A Fan's Dream
by Andy Turnbull, 12/6/01

The voice of the fan. The voice of the fans. One voice. 53,622 fans. If there was ever any doubt that Blacksburg is a merciless place to play before Saturday Öthe fans answered that question definitively against Miami.

I donít claim to know what the players feel when 55,000 fans are screaming at them with one goal in mind, but it sure makes me feel like taking on Mike Tyson without earmuffs. And let me tell you, I could have used earmuffs when Eric Green got his hands on the third blocked punt of his career. It was such a cacophony of elation that Iím sure I heard an echo off the Appalachian mountains a couple of minutes later. Ears were rapidly rendered useless, as I was only able to watch the unadulterated joy of the guys on the field, of crazed fans all around me, and vividly picture the abundance of suddenly empty couches across the country. Iím not quite sure how long it lasted and I couldnít begin to tell you how many times I left my feet but it was a fantastic realization of a fanís dream.

Between working full time and taking classes, the amount of time I have to devote to my beloved Hokies is far below my desire. As a result, I have only made it to two games (I find it ironic that I was colder watching Connecticut in August then watching Miami in December) so whenever I can make it, itís a colossal treat. But itís not because I can actually see a receiver break open down the field long before the camera wanders its way there nor is it because I can see the dreadful pass interference calls by the Foot Locker recruits without a replay. But itís because my living room, usually populated with one or two other people, a bowl of Tostitos, an oversized green couch, and more remotes than I care to admit, suddenly expands to include 10,000 hard wooden benches open to the elements (cough, Georgia Tech, cough), all populated by the loudest, most rabid, most loyal fans this side of the rings of Saturn. But itís also because Hokie fans never give up.

Every time the defense came on the field Saturday, the fans stood up, arms outstretched, and yelled just as loud as if their arm had been broken. Every time the TV guy walked off the field, or Miami just finished up one of their crowd-induced timeouts, the crowd would pick up just where they left off. Itís almost like they were responding to the volume dial on a celestial orange and maroon colored stereoÖ Even when it was 20 to 3 and the offense hadnít shown more life than Strom Thurmond at a bachelor party, the crowd never stopped believing.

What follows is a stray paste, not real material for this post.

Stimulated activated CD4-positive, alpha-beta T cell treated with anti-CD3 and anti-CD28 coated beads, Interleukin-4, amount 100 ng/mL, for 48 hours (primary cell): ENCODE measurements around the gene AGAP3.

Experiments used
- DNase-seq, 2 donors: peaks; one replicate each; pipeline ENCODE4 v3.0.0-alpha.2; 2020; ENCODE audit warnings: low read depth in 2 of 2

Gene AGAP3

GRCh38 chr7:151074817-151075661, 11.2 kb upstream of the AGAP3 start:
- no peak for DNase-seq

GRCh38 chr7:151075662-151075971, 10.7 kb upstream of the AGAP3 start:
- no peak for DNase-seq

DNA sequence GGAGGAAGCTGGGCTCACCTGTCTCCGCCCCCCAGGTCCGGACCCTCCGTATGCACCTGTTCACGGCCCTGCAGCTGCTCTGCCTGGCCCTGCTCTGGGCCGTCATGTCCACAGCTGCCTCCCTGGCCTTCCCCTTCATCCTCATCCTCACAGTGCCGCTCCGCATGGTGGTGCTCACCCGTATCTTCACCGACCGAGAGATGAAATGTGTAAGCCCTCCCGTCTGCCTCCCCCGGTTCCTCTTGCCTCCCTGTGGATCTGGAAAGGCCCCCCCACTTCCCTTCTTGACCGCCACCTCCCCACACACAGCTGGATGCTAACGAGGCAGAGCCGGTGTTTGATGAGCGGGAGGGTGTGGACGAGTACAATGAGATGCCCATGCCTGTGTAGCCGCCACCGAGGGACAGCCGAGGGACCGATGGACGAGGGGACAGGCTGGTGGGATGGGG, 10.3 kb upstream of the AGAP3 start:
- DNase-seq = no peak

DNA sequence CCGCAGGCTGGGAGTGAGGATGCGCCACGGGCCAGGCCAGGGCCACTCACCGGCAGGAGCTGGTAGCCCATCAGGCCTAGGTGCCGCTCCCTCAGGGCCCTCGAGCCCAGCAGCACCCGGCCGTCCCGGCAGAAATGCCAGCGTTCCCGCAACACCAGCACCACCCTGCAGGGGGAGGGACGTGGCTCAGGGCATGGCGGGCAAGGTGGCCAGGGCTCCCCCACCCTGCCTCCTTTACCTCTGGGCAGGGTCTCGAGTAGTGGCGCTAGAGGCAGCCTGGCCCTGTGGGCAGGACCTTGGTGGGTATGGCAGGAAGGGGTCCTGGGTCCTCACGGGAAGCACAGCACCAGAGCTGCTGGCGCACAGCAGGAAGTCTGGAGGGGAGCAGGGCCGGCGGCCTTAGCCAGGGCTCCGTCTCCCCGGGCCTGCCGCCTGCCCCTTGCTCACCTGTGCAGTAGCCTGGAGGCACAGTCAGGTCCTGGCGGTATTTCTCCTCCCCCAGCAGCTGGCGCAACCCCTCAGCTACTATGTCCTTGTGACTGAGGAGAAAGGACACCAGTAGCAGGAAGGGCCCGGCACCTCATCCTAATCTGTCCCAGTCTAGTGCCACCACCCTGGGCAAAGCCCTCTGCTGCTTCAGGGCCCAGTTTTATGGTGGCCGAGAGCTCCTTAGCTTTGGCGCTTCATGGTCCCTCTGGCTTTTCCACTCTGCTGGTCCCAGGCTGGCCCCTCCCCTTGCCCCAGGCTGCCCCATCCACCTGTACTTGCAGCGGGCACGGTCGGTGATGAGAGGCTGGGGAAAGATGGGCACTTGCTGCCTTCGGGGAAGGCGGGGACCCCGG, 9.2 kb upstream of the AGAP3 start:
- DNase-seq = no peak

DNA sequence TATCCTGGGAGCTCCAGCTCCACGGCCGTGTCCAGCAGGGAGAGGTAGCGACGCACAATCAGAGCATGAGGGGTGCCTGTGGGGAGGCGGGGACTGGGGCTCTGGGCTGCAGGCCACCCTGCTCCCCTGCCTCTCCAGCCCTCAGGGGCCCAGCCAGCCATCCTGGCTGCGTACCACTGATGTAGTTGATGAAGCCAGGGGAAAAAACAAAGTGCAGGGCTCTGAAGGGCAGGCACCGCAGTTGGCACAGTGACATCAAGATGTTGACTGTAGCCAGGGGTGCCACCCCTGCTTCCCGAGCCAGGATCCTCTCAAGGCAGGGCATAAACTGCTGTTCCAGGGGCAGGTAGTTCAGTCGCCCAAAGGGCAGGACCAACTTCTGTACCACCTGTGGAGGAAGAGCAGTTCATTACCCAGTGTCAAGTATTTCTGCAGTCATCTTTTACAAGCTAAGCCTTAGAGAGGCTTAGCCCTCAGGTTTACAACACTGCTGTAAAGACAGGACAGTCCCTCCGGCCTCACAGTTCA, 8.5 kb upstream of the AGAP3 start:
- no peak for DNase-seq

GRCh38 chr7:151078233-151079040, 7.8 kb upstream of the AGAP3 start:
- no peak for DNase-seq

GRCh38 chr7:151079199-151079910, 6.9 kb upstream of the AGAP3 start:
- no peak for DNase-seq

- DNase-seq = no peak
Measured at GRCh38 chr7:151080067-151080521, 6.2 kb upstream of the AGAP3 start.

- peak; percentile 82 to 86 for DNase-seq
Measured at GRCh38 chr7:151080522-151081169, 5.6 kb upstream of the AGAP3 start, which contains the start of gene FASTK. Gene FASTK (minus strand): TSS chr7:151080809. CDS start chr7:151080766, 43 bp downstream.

From 5 minutes before kickoff to 5 minutes after the game ending penalty, the stands were filled to the brim with maroon. No one left; even after it seemed the game was out of reach. The difference is we always believed the Hokies could beat Miami, but we didnít expect to. Miami expected to beat us, and they nearly watched their MNC hopes slip away like a Democratís election chances in Florida. That is the key. Once we begin expecting our team to accomplish a goal rather than believing in them to reach that plateau, we lose the magic I heard in every Hokieís strained voice this past weekend. Faith is stronger than expectation. And if the fans donít believe that their team can pull off the extraordinary, the players wonít either.

In the words of the English essayist, William Hazlitt, "If you think you can win, you can win. Faith is necessary to victory." As a Hokie fan as in life, you canít expect to achieve the impossible but you can believe in it.


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